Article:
Based primarily in New York, Prado spends his winters at Gulfstream Park in south Florida. He had two winners there on Sunday in his second day of riding since returning from a fractured C-7 vertebra suffered in a training accident at Keeneland on April 10.
“I’m feeling great. Fortunately, I heal pretty quick and I had a lot of good people working with me in my recuperation,” Prado said. “Maryland has been great to me from the first day I rode there in 1989. I met a lot of great people. I was riding all the right horses and trying to make the best of my opportunity. It was a very good time there and I’m very grateful for that.
During his time in Maryland, Prado led the country in wins from 1997-99 with a total of 1,408 and his 536 in 1997 made him just the fourth jockey in history to reach 500 victories in a calendar year. He has yet to win the Preakness, Pimlico’s signature race, in 14 tries.
“The only thing that I want to do and I hope I can do before I retire is to win the Preakness,” he said. “It’s a very prestigious race. I think it would be a nice gift for a lot of my fans that have followed me through the years.”
While Prado is a familiar face in Maryland, the 55-year-old Baze has only ridden twice in the state since his career began in 1974, both times at Laurel Park. He is the all-time leader among North American riders with 12,253 victories to go along with nearly $190 million in purses.
“I thought I had ridden there quite a while back but I must be confusing it with Laurel,” Baze said. “I’m going to thoroughly enjoy myself coming back there. I’m really looking forward to getting back and seeing Baltimore, and having a good time.”
Based at Bay Meadows and Golden Gate Fields in Northern California, Baze has reached 400 single-season wins 13 times in his career, including a string of seven straight years from 1992-98. He earned a special Eclipse Award in 1995 for being the first jockey to hit the 400 mark four straight years.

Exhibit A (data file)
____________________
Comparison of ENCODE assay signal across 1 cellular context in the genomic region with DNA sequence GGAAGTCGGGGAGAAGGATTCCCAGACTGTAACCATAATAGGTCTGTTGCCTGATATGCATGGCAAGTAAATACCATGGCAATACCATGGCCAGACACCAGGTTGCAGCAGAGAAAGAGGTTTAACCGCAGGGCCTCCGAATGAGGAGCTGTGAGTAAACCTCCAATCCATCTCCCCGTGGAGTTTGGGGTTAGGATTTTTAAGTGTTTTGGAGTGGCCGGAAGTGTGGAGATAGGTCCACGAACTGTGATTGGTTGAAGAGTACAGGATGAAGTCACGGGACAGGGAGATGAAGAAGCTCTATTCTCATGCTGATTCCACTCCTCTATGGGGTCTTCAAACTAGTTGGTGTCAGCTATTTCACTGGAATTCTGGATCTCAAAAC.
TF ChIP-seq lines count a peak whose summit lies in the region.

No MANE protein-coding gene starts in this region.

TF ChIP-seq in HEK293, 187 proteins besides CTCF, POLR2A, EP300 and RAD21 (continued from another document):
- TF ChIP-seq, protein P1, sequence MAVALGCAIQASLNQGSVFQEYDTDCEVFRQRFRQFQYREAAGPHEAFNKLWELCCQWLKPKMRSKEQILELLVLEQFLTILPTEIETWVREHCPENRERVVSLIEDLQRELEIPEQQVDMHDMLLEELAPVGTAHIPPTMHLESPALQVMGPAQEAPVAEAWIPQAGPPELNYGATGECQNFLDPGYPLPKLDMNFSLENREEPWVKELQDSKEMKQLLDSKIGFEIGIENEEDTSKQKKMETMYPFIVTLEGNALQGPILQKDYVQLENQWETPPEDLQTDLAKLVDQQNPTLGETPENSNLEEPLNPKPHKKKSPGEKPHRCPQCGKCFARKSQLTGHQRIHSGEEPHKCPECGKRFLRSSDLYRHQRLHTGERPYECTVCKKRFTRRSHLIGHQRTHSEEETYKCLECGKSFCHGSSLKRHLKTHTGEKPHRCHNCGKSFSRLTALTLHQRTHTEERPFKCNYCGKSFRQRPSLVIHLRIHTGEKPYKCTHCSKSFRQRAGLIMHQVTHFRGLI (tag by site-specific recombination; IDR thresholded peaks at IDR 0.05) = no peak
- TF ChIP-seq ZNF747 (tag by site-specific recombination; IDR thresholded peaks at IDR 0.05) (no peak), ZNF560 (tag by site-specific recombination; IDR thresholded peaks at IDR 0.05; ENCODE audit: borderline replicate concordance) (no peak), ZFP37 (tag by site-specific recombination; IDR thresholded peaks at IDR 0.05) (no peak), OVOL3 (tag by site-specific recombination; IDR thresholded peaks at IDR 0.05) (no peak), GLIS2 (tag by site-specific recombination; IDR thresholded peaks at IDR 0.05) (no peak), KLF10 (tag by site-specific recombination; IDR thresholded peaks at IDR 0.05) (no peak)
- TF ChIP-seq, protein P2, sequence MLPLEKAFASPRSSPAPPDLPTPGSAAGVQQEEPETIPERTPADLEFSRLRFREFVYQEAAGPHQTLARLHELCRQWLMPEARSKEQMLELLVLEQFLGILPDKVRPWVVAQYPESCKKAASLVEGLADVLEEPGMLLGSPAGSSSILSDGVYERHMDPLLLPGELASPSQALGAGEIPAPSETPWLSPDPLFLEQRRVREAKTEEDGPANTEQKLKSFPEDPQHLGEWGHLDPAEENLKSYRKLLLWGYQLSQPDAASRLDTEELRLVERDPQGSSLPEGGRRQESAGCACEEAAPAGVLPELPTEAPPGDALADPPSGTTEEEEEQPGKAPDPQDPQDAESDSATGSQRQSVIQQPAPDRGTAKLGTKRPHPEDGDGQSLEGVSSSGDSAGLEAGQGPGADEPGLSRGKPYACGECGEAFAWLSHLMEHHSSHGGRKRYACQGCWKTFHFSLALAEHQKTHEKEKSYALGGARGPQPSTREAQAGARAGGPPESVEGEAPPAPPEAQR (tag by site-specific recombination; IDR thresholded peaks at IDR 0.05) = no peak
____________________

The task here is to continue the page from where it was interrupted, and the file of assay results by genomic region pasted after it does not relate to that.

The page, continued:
“I’m extremely blessed, to be able to ride for as long as I have without having any kind of serious injuries,” Baze said. “Just the accumulation of races year after year after year, I don’t realize it at the time when I’m doing it. It’s only when I look at the total tally that I realize, ‘Hey, we’ve won a lot of races.’”
Desormeaux, 44, has 648 wins and $11.7 million in purse earnings from 2,855 career mounts at Pimlico. Overall, he has 5,548 lifetime wins including the Kentucky Derby three times, the Preakness twice and one Belmont Stakes, and more than $248 million in purses.
Smith, 48, has won two Eclipse Awards, 5,170 races and $252.5 million in purses over a career that includes one Kentucky Derby, one Preakness and two Belmont Stakes victories in addition to a record 20 Breeders’ Cup wins.
Velazquez, 42, has won the Kentucky Derby once and the Belmont Stakes twice, been voted a pair of Eclipse Awards and earned more than $302 million in purses to go along with 5,132 career wins.
Borel, 47, won the Kentucky Derby three times in four years with Street Sense (2007), Mine That Bird (2009) and Super Saver (2010), and captured the 2009 Preakness on filly Rachel Alexandra. He has topped 5,000 wins and $123 million in career purses.
Solis, who turned 50 in March, will be formally enshrined in the Hall of Fame in August. He is closing in on 5,000 career wins including the 1986 Preakness with Snow Chief. His 21-year-old son, Austin, recently joined the jockey colony at Pimlico.